Many (if not most) industries’ main battle is innovation. Since its very early days, competition in the car industry has been about being the fastest, the lightest, the best looking, the most reliable, the safest… However, as manufacturers chased superlatives throughout the years, some dominant designs have been immortalised and certain features have become a cult. This is part of growing as a company and building a brand and a following, no matter the industry or context. Just as the three stripes are mandatory for Adidas, the kidney-shaped front grill allows you to recognise a BMW even before you can see its badge.
However, while the BMW nostrils are a timeless and superficial design feature that is easily adaptable as decades go by, other characteristics are harder to maintain over time and a rich history may become a trap. This is especially true when cult is related to technology, rather than design. Still taking BMW’s example, they have just given us their first front-wheel drive (FWD) model – the 2-series Active Tourer – going against its own anti-FWD campaigns and enthusiasts have been left half-disappointed, half-offended. I am a BMW fan myself and I applaud their preference for the rear-wheel drive layout, however I understand that they must listen to the market’s needs and some logical decisions must be taken if these companies are to be sustainable. On a FWD car no space is taken by the transmission tunnel inside the cabin, the car’s layout is tidier and more compact and the 2-AT becomes a more practical solution (for whoever woke up needing a practical BMW in their life!).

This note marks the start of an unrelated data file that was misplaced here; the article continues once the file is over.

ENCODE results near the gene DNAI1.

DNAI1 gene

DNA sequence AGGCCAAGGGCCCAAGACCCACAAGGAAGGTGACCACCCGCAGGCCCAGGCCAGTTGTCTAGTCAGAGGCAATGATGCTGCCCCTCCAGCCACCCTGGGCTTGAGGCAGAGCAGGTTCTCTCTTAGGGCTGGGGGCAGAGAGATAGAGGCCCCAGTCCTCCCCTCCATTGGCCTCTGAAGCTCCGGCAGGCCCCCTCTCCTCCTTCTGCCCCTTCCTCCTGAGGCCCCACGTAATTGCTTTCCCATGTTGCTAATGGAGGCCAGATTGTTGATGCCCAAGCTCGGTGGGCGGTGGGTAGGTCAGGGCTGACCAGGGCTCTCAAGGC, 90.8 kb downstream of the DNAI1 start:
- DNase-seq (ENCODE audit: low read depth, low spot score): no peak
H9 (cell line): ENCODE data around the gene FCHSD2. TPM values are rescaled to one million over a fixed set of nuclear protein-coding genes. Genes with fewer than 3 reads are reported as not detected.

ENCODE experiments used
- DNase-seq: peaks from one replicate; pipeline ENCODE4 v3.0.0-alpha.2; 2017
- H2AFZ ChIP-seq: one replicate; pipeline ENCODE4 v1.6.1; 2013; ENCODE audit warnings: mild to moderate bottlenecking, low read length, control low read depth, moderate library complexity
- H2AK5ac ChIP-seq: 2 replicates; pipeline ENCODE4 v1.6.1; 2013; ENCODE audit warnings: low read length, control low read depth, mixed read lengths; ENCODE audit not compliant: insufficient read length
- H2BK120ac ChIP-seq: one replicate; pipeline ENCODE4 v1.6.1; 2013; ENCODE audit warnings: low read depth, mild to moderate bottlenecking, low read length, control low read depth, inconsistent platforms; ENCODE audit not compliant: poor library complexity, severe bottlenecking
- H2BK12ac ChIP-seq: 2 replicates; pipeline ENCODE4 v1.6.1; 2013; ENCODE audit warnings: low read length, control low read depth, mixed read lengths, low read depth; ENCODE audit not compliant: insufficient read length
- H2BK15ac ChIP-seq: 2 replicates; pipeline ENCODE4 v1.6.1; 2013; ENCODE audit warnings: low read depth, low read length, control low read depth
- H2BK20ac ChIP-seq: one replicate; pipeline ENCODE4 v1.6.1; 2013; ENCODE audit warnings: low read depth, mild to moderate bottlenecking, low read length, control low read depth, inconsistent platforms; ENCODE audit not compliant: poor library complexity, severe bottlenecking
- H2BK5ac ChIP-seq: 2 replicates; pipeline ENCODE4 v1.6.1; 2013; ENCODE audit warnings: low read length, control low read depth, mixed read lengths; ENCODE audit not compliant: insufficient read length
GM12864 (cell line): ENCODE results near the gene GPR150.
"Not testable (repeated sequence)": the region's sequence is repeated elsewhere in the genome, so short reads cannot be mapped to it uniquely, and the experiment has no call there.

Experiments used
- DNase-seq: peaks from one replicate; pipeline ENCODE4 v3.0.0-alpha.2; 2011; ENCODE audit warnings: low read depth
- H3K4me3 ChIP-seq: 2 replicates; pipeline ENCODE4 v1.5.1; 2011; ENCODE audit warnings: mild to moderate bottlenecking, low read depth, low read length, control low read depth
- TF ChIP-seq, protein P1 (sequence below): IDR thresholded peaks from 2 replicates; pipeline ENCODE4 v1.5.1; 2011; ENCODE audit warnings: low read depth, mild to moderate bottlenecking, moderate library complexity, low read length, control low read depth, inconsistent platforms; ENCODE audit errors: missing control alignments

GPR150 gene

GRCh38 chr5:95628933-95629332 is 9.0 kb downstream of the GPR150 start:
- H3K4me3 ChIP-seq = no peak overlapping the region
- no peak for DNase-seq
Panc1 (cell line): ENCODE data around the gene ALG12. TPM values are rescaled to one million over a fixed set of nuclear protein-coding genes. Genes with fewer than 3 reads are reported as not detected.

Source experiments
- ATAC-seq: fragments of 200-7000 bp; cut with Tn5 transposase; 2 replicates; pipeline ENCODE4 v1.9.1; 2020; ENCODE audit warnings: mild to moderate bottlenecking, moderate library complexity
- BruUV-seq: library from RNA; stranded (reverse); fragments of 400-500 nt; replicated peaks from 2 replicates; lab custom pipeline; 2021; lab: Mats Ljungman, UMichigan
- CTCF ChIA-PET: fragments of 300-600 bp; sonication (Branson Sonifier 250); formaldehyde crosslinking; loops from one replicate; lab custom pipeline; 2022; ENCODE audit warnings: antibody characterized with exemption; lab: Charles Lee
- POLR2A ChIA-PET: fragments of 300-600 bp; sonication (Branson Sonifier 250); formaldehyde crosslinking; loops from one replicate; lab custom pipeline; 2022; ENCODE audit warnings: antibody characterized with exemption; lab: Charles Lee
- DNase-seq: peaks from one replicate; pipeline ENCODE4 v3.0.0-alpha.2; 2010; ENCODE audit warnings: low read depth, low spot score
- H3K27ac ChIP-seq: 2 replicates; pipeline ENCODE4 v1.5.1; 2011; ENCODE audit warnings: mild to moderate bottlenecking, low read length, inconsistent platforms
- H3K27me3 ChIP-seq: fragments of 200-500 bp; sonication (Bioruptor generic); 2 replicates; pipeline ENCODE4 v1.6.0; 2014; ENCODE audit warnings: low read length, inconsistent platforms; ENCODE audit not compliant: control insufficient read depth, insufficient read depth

The biggest prisoner of its own heritage, however, is Porsche and its most important model, the 911. The 911 is the most outstanding case of incremental evolution, having kept the rear-engine architecture for more than 50 years. It has always been sold to us as a recipe with clearly defined ingredients that evolves over time. But how many of these ingredients can be changed by evolution? Where does heritage stop being an asset and start becoming a hindrance to innovation?
Along the years, fans have been outraged by the move to water-cooling in the late ‘90s, the simultaneous loss of the round headlights (which thankfully came back), the electric power steering system in the 991 and the lack of a manual gearbox in the GT3. Very logical reasons are behind these evolutions, namely greater efficiency and increased performance (except for those 996 headlights – what was that all about?!). However, purists do not care about the logical side of such a passionate car.
Can you imagine the disappointment and outrage when Stuttgart confirms what the press has been announcing for a while: the introduction of turbos in the entire 911 range? If electric power steering or water-cooling raised eyebrows, the death of the naturally-aspirated 911 is a major make-over and a full-on blasphemy! Will electronic systems be clever enough to manage the turbo and give us that delicious power delivery along the rev range? And what about that loud, rough flat-six cough?
Logical hats on now: Porsche and other manufacturers have the EU bullying them heavily on fuel economy and emissions, while they must still keep customers happy with more and more horsepower. What are they supposed to do but resort to turbos and other witchcraft?!
The world is becoming a weird place. Or maybe I am starting to become old (I’m 24 though…) but the next Ferrari mid-engined berlinetta will be a Turbo, the new Ford GT proudly presents a V6, AMGs and BMW Ms are all going for smaller displacement turbo’ed engines… I wonder what will disappear next. Will it be the Aston Martin V12? The 4wd Audi RSs? The spartan Lotus construction?…
Maybe we, the purists, are the ones who are wrong by wanting our future dreams to be shaped by philosophies of the past. Times move on, the world changes and the market evolves. Let’s hope cars keep impressing us! In the meantime, we can drown our sorrows in the second-hand car market.